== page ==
Crayfish: The Poor Man’s Muddy Little Delicacy
Updated: Jan 8
Let’s just get this out of the way: I love seafood. Not so much fish (unless it’s whole, head-on), but more so the weird, curious, more interesting types of water-derived meats. I’m talking scallops, mussels, clam, octopus (yes!), oyster, eel, and let’s not forget crab and lobster. Yum!
Considering Minneapolis is about 1,000 miles from the Atlantic Ocean and 1,500 from the Pacific, it’s no surprise that Minnesota doesn’t offer up much of a seafood selection. I usually make due with frozen shrimp or fish from the grocery but, if I’m feeling particularly exotic, I venture to the nearest Asian market to quench my seafood appetite. (Being half Asian, I’m partial to not only unique Asian seafood offerings (dried squid strings, anyone?) but also other delectables that fondly remind me of my mother’s kitchen).
Our property here in Cannon Falls has a small man-made pond fed by a constant flow of freshwater from a hillside local wild spring. When we first moved here, the pond was occupied by a small school of pan fish; one huge, very elusive bass; an army of frogs (yes: a group of frogs is really called an army); and, to my elation, a healthy population of crayfish.
My Arkansan dad taught me to call those tasty little creatures crawdads, but the small shellfish go by a surprising variety of other names: crayfish, crawfish, crawlfish, crawldads, freshwater lobsters, mountain lobsters, mud bugs, and (in Australia) yabbies, gilgies, koonacs, redclaw, or marron. What a mouthful!
And quite literally just a small mouthful, actually. Crayfish offer little more than a bite of tail meat and a heady—seriously, from their heads—slurp of crustacean-type foie gras. Amy McCarthy, editor of Eater Dallas and Eater Houston, wrote in 2017: “If you’ve been eating crawfish all this time and [left] the heads behind, you’ve sadly been missing out.” She explained further:
“…there is an organ inside [the crayfish head] frequently mistaken as a brain or a big glob of crawfish fat. That mysterious blob is actually the crawfish’s hepatopancreas, which [functions like a liver] … In terms of flavor, the hepatopancreas (often called “crawfish butter”) is sort of like what foie gras would taste like if it came from the sea. As such, it’s a poor man’s delicacy.”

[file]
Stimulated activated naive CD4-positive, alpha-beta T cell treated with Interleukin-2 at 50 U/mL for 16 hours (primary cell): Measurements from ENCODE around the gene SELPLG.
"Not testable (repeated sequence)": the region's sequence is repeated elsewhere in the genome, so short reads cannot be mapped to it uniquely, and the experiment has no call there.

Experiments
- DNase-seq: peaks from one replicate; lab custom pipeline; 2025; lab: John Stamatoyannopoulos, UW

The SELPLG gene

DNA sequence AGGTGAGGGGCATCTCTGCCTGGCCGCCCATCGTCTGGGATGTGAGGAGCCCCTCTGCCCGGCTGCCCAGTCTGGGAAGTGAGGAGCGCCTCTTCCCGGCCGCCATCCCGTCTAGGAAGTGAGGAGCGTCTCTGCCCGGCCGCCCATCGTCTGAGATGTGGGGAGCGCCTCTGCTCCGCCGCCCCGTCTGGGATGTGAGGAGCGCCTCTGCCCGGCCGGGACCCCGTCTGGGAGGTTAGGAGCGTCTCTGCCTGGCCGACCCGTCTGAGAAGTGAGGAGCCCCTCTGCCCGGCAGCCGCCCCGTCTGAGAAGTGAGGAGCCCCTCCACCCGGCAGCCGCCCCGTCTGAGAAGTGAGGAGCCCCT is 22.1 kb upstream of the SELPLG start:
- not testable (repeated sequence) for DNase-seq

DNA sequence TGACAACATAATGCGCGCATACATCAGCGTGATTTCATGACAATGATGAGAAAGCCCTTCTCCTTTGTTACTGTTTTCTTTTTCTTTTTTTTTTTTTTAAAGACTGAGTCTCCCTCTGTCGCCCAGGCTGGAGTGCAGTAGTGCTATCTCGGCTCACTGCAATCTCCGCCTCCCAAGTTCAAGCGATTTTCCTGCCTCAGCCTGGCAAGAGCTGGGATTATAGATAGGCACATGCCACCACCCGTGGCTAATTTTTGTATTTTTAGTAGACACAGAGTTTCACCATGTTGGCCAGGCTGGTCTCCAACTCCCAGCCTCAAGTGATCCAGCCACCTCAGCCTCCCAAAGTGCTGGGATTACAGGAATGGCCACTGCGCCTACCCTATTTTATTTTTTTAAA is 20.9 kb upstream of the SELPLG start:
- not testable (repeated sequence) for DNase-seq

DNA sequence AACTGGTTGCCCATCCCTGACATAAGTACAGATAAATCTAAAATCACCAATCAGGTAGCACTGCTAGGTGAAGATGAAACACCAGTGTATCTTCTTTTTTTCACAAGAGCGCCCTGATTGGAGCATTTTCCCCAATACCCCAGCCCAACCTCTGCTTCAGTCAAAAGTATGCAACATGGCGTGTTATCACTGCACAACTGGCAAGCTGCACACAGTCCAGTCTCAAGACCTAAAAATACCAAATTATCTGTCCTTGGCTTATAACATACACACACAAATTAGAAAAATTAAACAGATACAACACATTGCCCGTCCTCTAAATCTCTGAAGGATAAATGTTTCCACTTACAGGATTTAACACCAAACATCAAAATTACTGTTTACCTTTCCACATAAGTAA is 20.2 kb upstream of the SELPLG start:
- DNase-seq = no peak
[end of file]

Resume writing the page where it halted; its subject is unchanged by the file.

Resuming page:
What’s the difference between crayfish and lobster? The most obvious difference is size—crayfish are much smaller—but the other is that lobster live in saltwater while crayfish are a freshwater animal. Thus, Minnesota and its “10,000” freshwater lakes (plus all its rivers and streams) makes for an appealing crayfish habitat. According to the Minnesota DNR, there live five species of crayfish in our state: three native and two invasive. (As of 2007, a published paper from Brigham Young University counted over 640 species, with about 382 living in North America alone. That’s a big crayfish family!)
Crayfish are generally nocturnal and very shy, so it’s rare to see one out and about unless you’re really looking (or hunting). One of the most obvious signs of crayfish population in a body of freshwater is the presence of mud mounds or “chimneys” around the water’s perimeter. These volcano-looking mounds are the tops of crayfish burrows. They measure about 6” in diameter and are topped with a very neat, almost perfect, little 1-2” access hole.
The crayfish population at my own pond remains strong, despite me catching and boiling some for an exotic treat one afternoon, much to the worry of my husband who was convinced I’d get ill from some mystery disease (Note: I did not). This past September I spotted a handful of the softball-sized mud mounds, so it’s nice to know I haven’t completely disturbed the crayfish population with my voracious and curious seafood appetite. And, seeing as they’ve been living here for some years, burrowing deep into the mud to keep from freezing over winter, I think it’s safe to say that there yet lies abundant hope for next spring’s crayfish catching season at this girl’s personal local wild pond. (Psst: Crayfish season goes from April 1 to Nov 30 and, yes, you do need a fishing permit.)
This article is one in a series written for a column titled “The Local Wild” in the Beacon newspaper of Cannon Falls, MN.